Refusal to blow - charge dismissed

The Alberta Court of Queen's Bench (Alberta's Superior Court) recently dismissed a charge of refusing to provide a breath sample into a roadside screening device despite proof that the defendant wasted approximately 14 minutes of time arguing with the police officers and begging for leniency. 

Every person has a legal obligation to blow into a roadside machine unless the officer lacks proper grounds to make such a demand such for a breath sample, and the failure to do so is an offence.  However, before a charge of refusal can be made out, the person's refusal must necessarily be "clear and unequivocal".  This does not mean a person can waste a bunch of time protesting and never actually "refuse", because eventually a person will be "deemed" to have refused after been given a sufficient amount of time to comply.  Here, however, the officers never specfically told the defendant he would be deemed to have refused.  In that sense, the Alberta Queen's Bench is really saying that unless the officer's first give you an ultimatum and say words to the effect of "unless you blow, you will be deemed to have refused" then the refusal is not clear and unequivocal.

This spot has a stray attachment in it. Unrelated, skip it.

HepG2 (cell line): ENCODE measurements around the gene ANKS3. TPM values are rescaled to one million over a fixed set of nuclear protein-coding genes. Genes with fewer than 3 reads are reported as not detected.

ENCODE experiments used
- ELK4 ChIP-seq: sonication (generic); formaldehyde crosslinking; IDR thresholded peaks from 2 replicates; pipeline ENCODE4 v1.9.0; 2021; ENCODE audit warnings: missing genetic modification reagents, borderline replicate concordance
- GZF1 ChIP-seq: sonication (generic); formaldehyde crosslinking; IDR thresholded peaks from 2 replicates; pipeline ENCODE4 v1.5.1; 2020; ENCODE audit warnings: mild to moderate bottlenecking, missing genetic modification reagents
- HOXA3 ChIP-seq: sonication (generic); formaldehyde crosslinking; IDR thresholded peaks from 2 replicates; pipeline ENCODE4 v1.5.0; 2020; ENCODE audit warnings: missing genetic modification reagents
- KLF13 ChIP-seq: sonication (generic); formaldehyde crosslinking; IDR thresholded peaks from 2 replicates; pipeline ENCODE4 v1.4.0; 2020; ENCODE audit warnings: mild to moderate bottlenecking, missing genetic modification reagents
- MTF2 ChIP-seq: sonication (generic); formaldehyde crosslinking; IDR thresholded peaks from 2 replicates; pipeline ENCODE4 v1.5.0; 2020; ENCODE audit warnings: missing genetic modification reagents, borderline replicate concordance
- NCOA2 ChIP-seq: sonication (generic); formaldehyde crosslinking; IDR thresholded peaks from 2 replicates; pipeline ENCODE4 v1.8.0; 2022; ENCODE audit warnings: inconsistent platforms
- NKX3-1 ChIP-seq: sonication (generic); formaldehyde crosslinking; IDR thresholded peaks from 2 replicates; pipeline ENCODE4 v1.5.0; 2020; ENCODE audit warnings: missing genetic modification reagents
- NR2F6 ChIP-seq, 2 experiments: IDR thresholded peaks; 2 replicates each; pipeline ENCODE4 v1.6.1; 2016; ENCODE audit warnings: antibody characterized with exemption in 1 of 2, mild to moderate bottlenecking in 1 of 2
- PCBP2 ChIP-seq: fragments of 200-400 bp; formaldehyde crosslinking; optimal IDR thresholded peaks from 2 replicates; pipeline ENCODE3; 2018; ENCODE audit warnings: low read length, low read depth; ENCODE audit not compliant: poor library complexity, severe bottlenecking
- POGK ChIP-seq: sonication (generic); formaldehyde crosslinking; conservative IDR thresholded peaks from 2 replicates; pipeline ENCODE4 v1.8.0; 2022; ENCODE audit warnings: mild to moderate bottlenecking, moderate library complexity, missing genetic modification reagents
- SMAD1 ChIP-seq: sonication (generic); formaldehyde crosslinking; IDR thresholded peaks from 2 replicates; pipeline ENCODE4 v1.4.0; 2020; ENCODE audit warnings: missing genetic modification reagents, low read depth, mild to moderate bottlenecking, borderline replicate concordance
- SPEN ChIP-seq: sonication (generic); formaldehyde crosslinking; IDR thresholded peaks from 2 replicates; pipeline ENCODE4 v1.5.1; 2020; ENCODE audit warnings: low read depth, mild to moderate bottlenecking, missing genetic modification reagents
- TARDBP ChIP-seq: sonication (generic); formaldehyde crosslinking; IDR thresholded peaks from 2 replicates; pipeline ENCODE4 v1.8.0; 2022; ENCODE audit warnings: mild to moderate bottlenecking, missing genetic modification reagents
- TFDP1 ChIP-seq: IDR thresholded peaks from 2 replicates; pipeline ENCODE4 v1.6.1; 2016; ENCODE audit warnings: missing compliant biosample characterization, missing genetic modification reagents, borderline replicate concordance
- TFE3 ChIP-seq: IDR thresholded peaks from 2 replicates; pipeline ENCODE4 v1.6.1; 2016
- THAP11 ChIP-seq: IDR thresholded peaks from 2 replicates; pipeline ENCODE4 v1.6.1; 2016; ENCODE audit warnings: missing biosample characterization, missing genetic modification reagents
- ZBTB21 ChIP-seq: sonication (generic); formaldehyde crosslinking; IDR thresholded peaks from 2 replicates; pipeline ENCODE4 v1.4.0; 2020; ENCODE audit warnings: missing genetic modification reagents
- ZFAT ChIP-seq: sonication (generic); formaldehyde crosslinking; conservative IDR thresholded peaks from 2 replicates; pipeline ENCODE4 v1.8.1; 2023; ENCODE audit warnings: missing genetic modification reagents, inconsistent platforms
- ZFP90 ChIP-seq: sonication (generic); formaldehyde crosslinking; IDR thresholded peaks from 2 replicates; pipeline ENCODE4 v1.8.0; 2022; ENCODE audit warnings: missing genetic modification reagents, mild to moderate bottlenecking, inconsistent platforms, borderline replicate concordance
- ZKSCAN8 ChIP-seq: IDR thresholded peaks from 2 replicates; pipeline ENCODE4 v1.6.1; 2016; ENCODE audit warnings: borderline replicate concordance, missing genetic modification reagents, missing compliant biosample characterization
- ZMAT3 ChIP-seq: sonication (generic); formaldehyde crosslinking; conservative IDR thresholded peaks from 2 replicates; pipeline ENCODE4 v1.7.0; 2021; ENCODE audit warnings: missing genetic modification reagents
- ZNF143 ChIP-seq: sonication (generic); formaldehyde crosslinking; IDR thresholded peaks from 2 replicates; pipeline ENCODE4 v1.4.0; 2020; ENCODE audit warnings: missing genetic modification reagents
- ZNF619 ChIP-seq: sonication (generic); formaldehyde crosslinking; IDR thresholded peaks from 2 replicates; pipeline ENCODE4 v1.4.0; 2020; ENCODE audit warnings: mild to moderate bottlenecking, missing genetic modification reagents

Case Name: R. v. Sangha

Neutral Citation: 2011 ABQB 656

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